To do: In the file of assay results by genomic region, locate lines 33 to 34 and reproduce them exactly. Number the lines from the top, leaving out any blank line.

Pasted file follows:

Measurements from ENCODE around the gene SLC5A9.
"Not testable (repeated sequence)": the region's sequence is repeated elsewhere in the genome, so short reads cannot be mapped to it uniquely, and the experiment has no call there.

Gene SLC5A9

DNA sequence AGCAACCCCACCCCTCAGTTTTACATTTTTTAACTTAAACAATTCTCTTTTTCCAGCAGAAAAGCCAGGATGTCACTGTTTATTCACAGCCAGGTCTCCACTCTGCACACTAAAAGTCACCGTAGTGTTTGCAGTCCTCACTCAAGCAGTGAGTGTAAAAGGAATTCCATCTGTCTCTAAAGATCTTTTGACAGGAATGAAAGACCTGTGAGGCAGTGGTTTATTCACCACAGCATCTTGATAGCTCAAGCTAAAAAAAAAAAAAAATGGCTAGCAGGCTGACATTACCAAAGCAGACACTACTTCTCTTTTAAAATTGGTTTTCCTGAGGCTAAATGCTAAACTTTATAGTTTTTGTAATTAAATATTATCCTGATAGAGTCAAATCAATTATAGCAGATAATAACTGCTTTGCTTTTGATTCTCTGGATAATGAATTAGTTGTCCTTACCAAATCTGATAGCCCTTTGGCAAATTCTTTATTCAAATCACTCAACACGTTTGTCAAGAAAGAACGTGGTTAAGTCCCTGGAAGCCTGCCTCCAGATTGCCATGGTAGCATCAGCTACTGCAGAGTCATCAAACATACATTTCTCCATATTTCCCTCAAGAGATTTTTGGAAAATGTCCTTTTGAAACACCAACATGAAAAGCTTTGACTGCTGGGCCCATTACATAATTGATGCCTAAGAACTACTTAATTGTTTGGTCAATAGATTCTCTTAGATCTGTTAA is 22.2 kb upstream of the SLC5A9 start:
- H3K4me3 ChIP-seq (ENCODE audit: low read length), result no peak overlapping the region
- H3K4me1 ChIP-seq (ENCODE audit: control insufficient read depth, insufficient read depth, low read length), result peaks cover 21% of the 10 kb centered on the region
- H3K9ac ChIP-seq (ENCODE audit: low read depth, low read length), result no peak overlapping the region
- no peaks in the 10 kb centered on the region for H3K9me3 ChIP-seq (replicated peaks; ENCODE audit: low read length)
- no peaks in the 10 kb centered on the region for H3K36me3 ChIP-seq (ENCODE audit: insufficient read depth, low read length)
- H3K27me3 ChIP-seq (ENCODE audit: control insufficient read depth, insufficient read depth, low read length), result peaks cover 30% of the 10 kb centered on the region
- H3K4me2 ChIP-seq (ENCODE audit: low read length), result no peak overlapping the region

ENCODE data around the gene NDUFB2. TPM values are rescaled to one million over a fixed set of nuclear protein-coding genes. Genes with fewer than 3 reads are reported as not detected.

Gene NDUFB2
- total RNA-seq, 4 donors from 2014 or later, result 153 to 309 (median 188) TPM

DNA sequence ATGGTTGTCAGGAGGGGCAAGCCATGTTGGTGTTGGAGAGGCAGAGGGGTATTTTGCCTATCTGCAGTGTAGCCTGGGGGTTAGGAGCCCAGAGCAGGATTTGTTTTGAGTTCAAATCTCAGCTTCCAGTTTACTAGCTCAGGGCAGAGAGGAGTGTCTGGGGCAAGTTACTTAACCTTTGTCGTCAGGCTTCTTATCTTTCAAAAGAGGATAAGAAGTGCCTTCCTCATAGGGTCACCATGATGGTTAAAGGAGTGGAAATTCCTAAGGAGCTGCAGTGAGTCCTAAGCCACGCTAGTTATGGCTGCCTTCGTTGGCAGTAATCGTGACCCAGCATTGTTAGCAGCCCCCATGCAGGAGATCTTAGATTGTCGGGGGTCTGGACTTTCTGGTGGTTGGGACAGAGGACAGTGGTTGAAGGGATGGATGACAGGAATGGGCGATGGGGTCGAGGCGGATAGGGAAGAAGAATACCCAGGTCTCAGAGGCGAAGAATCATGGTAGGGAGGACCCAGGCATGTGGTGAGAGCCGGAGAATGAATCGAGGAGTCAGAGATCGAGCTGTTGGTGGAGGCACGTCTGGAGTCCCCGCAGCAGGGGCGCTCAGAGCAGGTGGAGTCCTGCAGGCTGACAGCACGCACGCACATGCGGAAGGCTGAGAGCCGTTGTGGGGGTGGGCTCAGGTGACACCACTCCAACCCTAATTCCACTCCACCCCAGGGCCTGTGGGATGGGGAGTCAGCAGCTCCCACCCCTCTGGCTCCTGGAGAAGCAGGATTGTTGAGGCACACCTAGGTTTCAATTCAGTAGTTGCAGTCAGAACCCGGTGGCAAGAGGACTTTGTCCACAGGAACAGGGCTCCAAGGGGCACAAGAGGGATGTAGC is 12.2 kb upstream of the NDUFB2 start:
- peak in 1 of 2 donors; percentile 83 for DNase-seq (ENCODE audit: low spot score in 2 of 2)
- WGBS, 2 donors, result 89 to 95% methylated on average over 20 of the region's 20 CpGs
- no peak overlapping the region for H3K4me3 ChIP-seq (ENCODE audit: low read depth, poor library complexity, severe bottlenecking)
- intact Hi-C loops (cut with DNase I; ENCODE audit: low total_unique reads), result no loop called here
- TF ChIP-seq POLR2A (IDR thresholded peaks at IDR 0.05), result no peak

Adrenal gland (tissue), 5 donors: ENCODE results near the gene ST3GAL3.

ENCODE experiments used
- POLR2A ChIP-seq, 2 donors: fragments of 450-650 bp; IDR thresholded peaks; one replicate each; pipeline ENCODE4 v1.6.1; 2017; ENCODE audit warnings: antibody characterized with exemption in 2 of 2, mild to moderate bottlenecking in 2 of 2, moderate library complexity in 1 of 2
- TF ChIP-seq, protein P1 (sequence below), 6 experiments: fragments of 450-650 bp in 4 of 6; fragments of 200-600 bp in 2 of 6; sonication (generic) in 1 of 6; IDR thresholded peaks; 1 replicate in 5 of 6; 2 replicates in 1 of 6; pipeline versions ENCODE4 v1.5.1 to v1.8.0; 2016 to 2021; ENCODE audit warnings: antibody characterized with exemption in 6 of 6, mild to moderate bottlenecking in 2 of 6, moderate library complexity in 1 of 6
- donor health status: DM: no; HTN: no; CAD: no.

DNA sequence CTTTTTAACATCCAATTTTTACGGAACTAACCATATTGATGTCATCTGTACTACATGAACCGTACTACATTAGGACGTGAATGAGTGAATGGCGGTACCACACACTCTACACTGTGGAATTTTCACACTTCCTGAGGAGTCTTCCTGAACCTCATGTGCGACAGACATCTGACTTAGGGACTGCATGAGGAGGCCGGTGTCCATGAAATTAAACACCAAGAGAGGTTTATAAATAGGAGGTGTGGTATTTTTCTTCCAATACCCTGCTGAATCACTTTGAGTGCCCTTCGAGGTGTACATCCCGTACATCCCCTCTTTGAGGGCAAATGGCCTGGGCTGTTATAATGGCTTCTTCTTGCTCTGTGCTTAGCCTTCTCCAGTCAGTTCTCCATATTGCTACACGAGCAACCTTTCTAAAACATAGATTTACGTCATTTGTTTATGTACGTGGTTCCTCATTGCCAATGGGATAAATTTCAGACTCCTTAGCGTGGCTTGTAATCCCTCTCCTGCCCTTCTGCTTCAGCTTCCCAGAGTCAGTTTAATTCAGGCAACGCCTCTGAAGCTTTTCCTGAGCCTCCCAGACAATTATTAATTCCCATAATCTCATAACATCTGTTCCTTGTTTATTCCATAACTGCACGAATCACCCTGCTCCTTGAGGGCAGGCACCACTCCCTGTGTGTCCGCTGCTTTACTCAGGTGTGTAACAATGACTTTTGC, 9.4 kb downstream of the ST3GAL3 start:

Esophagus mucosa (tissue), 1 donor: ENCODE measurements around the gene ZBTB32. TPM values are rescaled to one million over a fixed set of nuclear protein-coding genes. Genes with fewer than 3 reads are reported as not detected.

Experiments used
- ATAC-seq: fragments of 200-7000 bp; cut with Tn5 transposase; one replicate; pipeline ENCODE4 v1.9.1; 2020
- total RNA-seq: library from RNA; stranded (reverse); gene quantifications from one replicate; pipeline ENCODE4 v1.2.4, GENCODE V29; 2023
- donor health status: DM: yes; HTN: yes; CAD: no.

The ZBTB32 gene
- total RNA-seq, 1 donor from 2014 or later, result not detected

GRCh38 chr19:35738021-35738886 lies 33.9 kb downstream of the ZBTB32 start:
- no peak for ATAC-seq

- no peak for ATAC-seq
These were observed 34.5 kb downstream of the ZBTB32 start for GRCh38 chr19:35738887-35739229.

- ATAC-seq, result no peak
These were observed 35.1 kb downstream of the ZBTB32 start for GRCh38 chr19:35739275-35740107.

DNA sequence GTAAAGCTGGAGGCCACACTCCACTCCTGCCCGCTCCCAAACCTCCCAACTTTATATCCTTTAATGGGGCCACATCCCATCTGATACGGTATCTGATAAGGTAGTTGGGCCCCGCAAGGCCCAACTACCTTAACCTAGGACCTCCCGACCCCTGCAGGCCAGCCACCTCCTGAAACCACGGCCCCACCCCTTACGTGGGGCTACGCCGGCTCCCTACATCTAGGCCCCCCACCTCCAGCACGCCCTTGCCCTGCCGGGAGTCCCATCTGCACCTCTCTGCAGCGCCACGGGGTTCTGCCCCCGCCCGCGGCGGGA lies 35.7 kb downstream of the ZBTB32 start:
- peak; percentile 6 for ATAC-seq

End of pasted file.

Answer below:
- total RNA-seq, 1 donor from 2014 or later, result not detected

GRCh38 chr19:35738021-35738886 lies 33.9 kb downstream of the ZBTB32 start: